BRUSSELS: Weary EU officials prepared for another round of urgent Brexit negotiations on Tuesday, with time running out and some European capitals beginning to doubt that London even wants a trade deal.
"But please, dear friends in London: Stop the games. Time is running out," Germany's European affairs minister Michael Roth warned as he met colleagues in Brussels ahead of a summit of EU leaders on Thursday.
Brussels' chief negotiator Michel Barnier will be in London on Wednesday for informal talks with his UK opposite number David Frost on slow-moving efforts to agree a trade deal – full negotiations resume next week.
EU Commission vice-president Maros Sefcovic will meet his British counterpart Michel Gove in Brussels on Monday, just ahead of Brussels' end-of-the-month deadline for London to drop a bill designed to rewrite the deal.
Prime Minister Boris Johnson has said that he is ready to walk away from the trade talks if there's no progress by mid-October, and Brussels argues a deal must be done by then if it is to be implemented this year.
But – after Johnson launched British legislation to overwrite parts of the withdrawal treaty in open defiance of international law – some EU capitals think he is trying to sabotage the talks.
Irish Foreign Minister Simon Coveney, whose country has more to lose than most if talks break down, said the mood at the foreign ministers' meeting was pessimistic.
"What has been concerning over the last couple of days for me," he said, "from speaking to other EU foreign ministers, is that there's a growing sense that perhaps the UK doesn't want to deal. And that this is more about managing the blame game as the negotiations fail.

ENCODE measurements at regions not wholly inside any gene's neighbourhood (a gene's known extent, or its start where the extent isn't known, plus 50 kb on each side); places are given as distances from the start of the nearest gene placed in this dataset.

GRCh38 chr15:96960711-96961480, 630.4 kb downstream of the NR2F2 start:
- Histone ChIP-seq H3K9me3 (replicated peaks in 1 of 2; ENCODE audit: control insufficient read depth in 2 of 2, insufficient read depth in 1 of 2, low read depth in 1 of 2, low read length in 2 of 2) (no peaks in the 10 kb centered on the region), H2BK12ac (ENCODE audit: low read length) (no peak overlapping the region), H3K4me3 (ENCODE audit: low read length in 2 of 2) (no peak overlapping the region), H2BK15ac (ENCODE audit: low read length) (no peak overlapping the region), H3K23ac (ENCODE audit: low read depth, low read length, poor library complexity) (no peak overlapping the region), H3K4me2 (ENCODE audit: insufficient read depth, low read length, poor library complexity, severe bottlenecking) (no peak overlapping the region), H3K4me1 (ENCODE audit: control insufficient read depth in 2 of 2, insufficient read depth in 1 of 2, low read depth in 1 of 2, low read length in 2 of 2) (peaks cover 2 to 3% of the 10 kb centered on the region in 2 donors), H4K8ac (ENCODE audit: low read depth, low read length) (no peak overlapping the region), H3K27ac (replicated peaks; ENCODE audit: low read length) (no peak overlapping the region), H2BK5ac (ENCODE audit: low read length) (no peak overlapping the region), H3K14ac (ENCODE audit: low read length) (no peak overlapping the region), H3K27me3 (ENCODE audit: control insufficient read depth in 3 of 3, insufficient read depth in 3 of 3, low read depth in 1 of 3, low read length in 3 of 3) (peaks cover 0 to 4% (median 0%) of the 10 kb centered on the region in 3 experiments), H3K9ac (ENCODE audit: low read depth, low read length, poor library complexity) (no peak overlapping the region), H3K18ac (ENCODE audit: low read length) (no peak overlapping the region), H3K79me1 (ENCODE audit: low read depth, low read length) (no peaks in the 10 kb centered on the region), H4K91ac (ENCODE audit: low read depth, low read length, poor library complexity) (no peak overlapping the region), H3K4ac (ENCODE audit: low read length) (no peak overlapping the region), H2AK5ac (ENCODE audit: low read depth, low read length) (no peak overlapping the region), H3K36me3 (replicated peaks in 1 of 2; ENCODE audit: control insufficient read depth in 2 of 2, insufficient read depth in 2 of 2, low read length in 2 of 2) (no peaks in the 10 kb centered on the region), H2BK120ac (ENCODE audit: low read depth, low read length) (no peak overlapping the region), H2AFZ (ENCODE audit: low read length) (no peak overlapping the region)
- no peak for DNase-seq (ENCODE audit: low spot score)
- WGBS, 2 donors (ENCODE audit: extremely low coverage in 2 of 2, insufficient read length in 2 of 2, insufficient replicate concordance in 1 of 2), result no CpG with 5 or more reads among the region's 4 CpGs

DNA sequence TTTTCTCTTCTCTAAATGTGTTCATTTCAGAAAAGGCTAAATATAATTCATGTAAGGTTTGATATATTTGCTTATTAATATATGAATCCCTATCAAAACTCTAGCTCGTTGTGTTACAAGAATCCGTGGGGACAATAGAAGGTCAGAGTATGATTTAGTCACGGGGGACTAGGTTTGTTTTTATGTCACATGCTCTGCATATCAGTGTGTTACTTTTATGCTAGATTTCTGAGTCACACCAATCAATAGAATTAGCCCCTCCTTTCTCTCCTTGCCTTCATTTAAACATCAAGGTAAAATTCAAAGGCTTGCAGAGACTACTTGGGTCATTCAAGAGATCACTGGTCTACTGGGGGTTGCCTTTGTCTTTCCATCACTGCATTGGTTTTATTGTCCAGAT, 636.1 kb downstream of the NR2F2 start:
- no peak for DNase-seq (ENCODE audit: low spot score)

"And I have reassured them very clearly that, in my view, that is not the case."
Britain left the European Union on Jan 31, and will leave the bloc's single market and customs union at the end of the year. Experts fear economic chaos if no new trade deal can be agreed by then.
But Johnson's decision to push an Internal Markets Bill in his own parliament that his own government admits would break international law by overwriting the withdrawal treaty has infuriated EU capitals.
Brussels intends to launch legal action against the measure, but will continue to negotiate a possible trade treaty in parallel to this in the weeks to come as the bill passes through the Commons and House of Lords.
"The so-called Internal Market Bill worries us extremely, because it violates the guiding principles of the withdrawal agreement, and this is totally unacceptable for us," Roth said.
Sefcovic said he would meet Gove as joint chair of the EU-UK Joint Coordination Committee overseeing the divorce agreement, which Johnson signed last year and hailed as an "oven-ready" deal to get Britain out of Europe.
However, he warned, "we will not be renegotiating, but we are dedicated to its full and timely implementation – nothing more and nothing less."
France's minister for European Affairs, Clement Beaune, said Paris still hopes there will be a trade deal to head off the danger of a breakdown in trade ties on Jan 1, but that Europe would not compromise on the treaty.
"We are not going to ratify an agreement on the future relationship if there are knife wounds all over the previous chapter," he said, referring to a withdrawal deal that Brussels and Dublin see as vital to maintaining an open border in Ireland.
Johnson has argued that his bill will instead provide a "safety net" against what he has claimed are EU threats to impose tariffs on UK internal trade and even stop food going from mainland Britain to Northern Ireland.
The EU leaders will receive a "point of information" on progress in the trade talks at their summit on Thursday, but for the moment have left the protracted wranglings in the hands of their negotiator, Barnier.
The two sides are still divided on rules for a "level-playing field" of fair competition between companies, on state aid or subsidies for EU and UK firms and on access for EU boats to British fishing waters. – AFP